Traditions abide in this sorority house, especially when it comes to members who are as unhinged and harsh as the group's 1863 founders.
This book has everything you might expect in a novel about a sorority: eating disorders everyone is aware of but ignores; unplanned pregnancy; sexual assault perpetrated by brutish frat boys; trichotillomania; age-old Greek traditions such as swallowing fireplace ashes and assigning mean-spirited nicknames in the interest of fun; and ample drug and alcohol abuse. The last, coupled with a heart defect, leads to the focal event of the story: the death of Margot, who lived in Room Epsilon. Each section of the book is told from the perspective of a different sister, one of the founders, or—in keeping with the Greek mythology conceit—the chorus who sees all. Margot’s overdose—or was it suicide?—reverberates throughout the story as the sisters carry on with their own lives, handling their own personal triumphs, tumults, and tragedies. But one sister in particular, Deirdre, may never recover. Her relationship with Margot went beyond the frenemy status of sisterhood: They fell in love. Crane, once a sorority sister herself, skillfully reproduces sorority life: the particular cruel caring of these friendships, the intensity of this way station before the adult world, the way the decisions made during that time can stay with a young woman. Crane shows that the college experience is not all frivolity and fecklessness but the foundation of autonomous personhood, that plunging in is risky and unknowable. As Margot once said, “Pledging is like sprinting in the dark without a flashlight.”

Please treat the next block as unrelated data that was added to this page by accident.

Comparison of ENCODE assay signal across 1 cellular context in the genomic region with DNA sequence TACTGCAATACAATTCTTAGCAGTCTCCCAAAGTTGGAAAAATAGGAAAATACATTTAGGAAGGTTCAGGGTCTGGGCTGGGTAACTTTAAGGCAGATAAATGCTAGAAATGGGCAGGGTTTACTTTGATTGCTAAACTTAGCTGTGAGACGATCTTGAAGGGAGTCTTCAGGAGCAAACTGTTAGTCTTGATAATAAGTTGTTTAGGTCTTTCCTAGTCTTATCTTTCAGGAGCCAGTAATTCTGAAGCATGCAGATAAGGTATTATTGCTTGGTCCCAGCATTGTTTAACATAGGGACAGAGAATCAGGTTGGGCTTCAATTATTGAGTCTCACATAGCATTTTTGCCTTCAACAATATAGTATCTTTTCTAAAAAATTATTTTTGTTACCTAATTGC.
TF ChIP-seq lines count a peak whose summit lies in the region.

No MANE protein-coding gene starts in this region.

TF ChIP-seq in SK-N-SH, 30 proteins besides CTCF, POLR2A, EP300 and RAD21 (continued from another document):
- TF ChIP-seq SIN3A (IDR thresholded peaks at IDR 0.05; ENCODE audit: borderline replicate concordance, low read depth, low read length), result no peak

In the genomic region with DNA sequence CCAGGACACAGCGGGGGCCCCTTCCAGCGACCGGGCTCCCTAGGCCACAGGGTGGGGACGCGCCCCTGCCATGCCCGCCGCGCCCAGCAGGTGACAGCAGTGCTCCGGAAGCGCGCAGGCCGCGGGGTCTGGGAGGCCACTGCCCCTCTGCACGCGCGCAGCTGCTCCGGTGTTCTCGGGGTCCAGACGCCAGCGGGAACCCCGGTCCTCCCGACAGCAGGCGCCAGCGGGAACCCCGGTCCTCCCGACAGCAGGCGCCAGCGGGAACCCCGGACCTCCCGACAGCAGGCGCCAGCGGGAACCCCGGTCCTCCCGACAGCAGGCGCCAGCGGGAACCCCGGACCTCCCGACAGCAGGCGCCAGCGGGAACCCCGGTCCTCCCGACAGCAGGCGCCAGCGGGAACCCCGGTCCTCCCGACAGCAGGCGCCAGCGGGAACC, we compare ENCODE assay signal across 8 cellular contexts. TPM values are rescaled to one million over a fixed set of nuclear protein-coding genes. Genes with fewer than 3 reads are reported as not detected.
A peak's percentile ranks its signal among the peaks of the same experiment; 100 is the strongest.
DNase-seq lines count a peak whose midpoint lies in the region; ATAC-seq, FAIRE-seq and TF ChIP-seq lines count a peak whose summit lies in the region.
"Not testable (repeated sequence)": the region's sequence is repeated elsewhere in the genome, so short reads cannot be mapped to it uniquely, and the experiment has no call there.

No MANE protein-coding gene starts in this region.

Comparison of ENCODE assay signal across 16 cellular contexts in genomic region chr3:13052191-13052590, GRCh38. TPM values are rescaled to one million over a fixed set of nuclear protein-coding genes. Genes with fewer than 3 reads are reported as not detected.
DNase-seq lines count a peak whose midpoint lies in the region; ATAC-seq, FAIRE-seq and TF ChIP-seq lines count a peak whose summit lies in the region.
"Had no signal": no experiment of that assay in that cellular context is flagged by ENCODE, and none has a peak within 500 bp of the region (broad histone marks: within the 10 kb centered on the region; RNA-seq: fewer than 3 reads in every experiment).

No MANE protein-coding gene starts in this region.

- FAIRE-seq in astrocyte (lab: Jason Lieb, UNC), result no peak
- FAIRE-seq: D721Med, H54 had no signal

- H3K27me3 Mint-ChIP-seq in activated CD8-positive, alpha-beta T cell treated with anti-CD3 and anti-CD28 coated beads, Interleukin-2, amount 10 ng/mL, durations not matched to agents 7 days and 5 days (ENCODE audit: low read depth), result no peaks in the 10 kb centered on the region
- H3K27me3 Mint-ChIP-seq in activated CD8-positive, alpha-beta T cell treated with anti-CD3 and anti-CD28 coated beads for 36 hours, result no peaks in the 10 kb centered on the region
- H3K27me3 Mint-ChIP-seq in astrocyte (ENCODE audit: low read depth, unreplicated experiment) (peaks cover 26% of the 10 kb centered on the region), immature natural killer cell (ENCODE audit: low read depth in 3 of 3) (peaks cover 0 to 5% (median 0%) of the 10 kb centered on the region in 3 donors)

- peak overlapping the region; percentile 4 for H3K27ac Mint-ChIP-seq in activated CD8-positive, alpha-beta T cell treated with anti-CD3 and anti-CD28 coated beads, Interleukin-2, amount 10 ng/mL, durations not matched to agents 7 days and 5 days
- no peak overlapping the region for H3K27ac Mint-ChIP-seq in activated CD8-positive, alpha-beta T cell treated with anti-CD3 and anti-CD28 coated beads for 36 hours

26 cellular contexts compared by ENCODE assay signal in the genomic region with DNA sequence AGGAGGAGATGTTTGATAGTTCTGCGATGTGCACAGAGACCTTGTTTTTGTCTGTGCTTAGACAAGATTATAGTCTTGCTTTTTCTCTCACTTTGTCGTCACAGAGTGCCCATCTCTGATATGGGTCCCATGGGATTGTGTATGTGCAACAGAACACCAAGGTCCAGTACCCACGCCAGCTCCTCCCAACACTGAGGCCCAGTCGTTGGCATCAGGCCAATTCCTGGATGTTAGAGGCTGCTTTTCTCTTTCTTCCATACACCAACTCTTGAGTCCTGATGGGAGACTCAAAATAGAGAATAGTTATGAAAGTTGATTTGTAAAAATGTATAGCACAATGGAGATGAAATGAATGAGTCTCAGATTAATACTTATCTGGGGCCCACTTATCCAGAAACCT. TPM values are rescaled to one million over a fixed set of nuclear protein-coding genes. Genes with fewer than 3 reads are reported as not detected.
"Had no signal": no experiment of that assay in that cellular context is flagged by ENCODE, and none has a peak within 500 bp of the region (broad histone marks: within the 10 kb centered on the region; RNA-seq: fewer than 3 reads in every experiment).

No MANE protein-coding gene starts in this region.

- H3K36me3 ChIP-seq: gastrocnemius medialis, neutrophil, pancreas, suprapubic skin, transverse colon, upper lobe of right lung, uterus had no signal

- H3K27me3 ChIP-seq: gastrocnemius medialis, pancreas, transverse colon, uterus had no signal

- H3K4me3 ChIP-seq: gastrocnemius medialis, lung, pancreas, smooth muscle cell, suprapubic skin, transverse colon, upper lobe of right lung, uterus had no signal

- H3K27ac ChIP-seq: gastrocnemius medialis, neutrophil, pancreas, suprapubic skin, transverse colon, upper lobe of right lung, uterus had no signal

The strain and pain of sorority sisterhood are not redeemed by lifelong kinship in this unflinching depiction of hardhearted girls growing up.